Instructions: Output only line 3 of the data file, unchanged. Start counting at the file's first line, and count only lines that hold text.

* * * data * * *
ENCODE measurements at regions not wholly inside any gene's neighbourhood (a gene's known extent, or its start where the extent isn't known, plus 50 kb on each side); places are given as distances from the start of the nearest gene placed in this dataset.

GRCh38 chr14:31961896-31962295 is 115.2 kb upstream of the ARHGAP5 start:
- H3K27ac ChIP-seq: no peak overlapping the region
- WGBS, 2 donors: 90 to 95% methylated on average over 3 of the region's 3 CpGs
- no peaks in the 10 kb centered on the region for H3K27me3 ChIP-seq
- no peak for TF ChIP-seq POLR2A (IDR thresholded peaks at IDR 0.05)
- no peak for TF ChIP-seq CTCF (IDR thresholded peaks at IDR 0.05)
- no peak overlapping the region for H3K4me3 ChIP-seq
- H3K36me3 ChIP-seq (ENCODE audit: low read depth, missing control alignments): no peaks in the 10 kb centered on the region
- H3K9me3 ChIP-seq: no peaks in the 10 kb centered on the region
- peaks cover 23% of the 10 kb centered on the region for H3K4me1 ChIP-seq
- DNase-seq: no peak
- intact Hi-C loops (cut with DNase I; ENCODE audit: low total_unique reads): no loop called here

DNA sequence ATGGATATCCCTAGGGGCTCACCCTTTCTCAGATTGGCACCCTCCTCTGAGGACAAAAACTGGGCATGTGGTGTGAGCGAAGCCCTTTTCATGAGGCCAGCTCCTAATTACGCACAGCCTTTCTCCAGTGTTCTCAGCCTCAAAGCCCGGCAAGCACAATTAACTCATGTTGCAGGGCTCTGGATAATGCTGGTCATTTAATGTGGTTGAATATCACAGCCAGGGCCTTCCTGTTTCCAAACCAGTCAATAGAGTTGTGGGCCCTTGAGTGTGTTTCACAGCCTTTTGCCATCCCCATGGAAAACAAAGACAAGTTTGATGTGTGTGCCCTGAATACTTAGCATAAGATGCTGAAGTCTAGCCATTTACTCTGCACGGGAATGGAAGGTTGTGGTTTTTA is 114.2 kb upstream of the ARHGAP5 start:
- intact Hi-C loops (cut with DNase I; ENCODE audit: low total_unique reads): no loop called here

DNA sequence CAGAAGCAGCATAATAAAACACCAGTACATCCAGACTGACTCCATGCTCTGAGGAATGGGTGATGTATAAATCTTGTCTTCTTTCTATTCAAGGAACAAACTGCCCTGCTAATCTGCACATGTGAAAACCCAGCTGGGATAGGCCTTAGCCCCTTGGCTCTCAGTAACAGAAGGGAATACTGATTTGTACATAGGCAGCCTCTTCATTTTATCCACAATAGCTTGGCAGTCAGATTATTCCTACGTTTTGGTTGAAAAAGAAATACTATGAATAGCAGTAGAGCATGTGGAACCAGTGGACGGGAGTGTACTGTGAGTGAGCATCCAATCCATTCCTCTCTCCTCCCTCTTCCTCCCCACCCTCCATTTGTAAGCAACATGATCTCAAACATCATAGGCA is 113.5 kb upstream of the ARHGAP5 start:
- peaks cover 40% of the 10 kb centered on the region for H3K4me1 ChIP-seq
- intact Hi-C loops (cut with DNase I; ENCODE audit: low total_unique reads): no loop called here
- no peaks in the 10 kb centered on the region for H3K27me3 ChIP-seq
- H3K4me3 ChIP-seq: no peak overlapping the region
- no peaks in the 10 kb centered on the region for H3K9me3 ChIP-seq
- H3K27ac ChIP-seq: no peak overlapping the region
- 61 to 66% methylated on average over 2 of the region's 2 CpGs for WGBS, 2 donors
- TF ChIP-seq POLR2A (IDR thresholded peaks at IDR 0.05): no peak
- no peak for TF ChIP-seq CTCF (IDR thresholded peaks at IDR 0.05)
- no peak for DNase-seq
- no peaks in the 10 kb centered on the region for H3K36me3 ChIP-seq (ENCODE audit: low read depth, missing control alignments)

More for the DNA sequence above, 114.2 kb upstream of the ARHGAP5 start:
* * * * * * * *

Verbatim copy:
- H3K27ac ChIP-seq: no peak overlapping the region